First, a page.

While these developments certainly signal advances in evidence building for the education sector, challenges remain. Study selection biases (geographic, publication, etc.), insufficiently detailed categorization of interventions, scarcity of evaluations that build more nuanced evidence through treatment arms, disparate measurements and methods, and striking the right balance when assessing the generalizability of findings top the list of recognized vulnerabilities in systematic reviews. We are also leaving a lot of important information and learning on the cutting floor. Taking stock for example that roughly 90% of the evaluations funded by USAID are not impact evaluations due to suitability of program designs for impact evaluations, contextual challenges, resource constraints, timing factors and other drivers; and recognizing that there is considerable investment by a range of development organizations, both northern and southern, in “internal evaluations” - we need to find a way to be more inclusive of these evaluations while maintaining sufficient transparency in methods and threats to internal and external validity.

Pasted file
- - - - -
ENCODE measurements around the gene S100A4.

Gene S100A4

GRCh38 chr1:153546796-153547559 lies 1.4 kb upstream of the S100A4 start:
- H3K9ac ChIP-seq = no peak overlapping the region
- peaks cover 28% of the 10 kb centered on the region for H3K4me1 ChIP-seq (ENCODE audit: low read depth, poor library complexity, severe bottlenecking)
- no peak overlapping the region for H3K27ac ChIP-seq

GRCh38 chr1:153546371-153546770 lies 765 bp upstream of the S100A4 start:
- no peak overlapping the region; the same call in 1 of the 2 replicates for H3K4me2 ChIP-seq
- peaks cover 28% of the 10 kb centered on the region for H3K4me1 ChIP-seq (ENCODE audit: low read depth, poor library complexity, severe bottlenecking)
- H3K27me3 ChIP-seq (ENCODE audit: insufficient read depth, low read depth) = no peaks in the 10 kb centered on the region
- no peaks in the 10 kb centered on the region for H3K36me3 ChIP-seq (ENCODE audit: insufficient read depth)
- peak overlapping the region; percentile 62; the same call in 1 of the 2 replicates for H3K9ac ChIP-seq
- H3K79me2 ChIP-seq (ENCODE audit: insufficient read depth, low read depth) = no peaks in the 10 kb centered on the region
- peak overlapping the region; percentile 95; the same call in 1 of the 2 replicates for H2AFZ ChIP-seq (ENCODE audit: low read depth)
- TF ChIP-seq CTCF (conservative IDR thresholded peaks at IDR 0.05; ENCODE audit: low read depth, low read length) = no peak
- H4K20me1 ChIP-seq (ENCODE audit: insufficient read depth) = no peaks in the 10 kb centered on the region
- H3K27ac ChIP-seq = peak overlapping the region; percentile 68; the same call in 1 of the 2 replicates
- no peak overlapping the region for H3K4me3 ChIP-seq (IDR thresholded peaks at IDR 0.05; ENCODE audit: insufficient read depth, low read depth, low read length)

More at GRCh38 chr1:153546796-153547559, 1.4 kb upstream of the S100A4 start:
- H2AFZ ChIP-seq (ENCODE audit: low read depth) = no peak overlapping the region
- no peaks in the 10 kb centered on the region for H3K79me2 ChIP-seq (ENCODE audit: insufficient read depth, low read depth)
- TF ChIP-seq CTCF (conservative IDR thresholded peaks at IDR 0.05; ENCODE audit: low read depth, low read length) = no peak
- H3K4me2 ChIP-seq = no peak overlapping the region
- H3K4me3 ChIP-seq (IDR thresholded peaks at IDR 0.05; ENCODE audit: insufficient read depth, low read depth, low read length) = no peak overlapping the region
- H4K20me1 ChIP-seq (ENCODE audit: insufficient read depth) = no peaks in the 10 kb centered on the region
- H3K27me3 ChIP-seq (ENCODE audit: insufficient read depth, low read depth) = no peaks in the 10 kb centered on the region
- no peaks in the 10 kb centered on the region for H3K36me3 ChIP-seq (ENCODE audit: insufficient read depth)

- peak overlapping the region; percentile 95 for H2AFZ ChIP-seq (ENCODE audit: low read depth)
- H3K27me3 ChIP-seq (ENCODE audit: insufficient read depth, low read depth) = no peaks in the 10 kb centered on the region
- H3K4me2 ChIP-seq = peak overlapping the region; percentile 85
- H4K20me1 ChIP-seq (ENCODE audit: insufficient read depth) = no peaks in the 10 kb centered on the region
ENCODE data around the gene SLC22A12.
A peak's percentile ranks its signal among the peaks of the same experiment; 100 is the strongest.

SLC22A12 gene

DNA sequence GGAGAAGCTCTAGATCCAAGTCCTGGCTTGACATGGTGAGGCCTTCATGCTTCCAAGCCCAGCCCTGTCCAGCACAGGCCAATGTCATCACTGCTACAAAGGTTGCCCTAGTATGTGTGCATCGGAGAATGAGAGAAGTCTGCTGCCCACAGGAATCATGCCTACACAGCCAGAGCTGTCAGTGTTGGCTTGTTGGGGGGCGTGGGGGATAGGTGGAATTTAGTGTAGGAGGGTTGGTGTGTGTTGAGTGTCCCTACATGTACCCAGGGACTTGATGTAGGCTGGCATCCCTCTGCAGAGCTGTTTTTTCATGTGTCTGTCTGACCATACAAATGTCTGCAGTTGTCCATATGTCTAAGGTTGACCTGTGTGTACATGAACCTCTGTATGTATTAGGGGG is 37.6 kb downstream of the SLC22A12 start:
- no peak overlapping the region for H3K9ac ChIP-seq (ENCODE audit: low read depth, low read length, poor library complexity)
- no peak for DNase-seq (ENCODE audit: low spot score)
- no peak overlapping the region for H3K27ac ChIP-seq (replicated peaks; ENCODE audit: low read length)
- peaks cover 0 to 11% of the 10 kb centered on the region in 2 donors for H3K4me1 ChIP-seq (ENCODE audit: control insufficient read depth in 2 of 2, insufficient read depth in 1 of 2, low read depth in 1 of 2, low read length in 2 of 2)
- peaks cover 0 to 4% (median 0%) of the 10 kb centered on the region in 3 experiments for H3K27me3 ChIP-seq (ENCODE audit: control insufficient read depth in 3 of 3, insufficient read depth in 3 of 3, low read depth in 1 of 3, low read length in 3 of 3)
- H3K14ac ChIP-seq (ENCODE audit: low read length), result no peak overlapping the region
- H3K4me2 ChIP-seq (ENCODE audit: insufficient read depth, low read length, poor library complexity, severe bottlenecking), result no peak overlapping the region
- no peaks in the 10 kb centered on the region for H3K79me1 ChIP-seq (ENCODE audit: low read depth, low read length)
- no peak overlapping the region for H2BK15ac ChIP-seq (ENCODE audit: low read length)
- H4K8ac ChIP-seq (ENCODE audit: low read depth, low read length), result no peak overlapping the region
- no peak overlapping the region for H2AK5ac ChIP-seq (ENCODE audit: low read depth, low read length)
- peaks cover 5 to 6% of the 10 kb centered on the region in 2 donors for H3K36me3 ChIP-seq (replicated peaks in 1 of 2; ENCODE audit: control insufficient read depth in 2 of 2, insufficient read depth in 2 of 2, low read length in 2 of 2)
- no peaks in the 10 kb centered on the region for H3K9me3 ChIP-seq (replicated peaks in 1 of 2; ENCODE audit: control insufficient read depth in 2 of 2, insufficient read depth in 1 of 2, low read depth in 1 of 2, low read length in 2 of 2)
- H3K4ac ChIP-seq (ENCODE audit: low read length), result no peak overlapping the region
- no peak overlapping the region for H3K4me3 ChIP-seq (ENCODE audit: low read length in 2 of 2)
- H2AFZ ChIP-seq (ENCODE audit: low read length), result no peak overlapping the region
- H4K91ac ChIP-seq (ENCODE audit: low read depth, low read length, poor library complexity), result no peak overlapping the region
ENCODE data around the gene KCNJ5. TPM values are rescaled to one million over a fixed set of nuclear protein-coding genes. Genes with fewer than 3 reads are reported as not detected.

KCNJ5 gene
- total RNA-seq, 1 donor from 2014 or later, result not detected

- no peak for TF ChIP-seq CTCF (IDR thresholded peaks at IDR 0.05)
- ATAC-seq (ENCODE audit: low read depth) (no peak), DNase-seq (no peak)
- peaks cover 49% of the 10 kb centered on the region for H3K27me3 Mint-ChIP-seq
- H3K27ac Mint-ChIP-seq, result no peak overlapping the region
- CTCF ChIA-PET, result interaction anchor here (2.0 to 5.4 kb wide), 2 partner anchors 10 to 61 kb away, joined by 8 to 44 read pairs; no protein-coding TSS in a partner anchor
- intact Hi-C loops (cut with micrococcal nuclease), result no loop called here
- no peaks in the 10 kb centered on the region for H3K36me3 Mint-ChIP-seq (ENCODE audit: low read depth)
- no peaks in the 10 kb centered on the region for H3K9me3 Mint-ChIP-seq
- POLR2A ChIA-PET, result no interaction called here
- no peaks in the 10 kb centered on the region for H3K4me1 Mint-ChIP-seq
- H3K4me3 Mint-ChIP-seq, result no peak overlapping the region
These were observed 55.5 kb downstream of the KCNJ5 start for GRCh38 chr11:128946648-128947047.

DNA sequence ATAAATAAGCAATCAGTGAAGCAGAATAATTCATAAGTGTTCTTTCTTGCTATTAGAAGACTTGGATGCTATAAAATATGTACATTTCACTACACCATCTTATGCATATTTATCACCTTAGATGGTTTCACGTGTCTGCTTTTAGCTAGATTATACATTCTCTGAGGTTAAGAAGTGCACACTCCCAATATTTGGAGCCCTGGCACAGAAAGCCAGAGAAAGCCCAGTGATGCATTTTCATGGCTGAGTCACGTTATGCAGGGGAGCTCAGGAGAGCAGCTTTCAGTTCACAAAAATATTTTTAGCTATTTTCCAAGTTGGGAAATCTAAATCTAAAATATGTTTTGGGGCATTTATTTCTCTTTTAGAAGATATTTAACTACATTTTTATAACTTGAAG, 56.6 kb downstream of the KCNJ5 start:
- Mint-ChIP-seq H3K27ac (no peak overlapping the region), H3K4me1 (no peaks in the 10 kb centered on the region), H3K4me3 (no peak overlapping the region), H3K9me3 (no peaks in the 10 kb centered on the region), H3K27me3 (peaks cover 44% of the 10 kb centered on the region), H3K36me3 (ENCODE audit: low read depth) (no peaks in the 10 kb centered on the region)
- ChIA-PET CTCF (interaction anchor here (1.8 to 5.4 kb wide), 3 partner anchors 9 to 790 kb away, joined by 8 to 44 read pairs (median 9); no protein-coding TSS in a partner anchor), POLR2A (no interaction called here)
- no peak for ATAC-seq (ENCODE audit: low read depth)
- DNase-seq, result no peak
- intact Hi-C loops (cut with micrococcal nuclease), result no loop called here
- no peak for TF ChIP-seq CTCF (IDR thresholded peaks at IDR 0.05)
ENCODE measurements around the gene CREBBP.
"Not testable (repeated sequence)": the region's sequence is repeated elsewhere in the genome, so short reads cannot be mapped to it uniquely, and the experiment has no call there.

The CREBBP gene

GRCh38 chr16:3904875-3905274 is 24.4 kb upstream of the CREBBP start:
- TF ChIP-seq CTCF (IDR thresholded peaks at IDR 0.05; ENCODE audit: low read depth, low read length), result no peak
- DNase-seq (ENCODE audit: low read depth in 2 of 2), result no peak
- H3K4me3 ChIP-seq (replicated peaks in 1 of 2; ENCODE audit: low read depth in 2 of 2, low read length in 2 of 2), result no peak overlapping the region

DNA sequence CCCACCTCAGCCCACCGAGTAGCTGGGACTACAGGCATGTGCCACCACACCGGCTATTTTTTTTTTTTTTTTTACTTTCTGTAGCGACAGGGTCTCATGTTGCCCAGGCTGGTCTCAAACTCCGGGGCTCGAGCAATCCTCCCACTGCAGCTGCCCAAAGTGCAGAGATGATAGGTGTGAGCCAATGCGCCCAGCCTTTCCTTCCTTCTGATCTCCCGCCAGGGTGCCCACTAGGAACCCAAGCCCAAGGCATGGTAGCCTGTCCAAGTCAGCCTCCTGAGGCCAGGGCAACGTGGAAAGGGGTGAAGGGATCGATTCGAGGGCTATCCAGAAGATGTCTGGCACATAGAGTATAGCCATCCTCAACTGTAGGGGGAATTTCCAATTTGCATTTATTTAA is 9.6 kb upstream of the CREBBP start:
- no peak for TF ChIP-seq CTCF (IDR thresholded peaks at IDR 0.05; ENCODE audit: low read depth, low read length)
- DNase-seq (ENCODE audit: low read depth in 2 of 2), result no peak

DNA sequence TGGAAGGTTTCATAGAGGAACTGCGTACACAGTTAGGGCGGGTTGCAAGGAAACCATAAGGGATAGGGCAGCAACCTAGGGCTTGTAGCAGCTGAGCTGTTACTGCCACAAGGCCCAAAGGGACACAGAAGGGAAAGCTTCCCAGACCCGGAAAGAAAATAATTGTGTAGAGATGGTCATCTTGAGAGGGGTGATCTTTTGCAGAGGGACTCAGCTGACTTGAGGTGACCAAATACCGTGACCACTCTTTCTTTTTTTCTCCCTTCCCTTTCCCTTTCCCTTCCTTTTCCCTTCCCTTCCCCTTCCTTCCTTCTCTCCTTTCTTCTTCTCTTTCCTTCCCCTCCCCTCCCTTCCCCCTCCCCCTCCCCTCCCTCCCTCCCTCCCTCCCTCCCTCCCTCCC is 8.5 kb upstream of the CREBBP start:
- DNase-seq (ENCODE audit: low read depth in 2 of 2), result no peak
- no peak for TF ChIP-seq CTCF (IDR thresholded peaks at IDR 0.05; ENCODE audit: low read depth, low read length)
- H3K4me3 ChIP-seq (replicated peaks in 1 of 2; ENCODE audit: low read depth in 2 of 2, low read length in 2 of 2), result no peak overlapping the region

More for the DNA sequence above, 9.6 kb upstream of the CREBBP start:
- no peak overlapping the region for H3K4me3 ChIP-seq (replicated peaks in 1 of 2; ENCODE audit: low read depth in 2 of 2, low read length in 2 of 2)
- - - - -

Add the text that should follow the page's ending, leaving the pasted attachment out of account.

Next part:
This presentation will present specific strategies for: improving inclusivity in systematic reviews without compromising transparency and rigor; and more effective contexualization of evaluation findings by integrating systems-thinking methods, specifically causal-loop diagramming, into evaluation design and interpretation.

2012 - RSA Annual Meeting Words: 149 words ||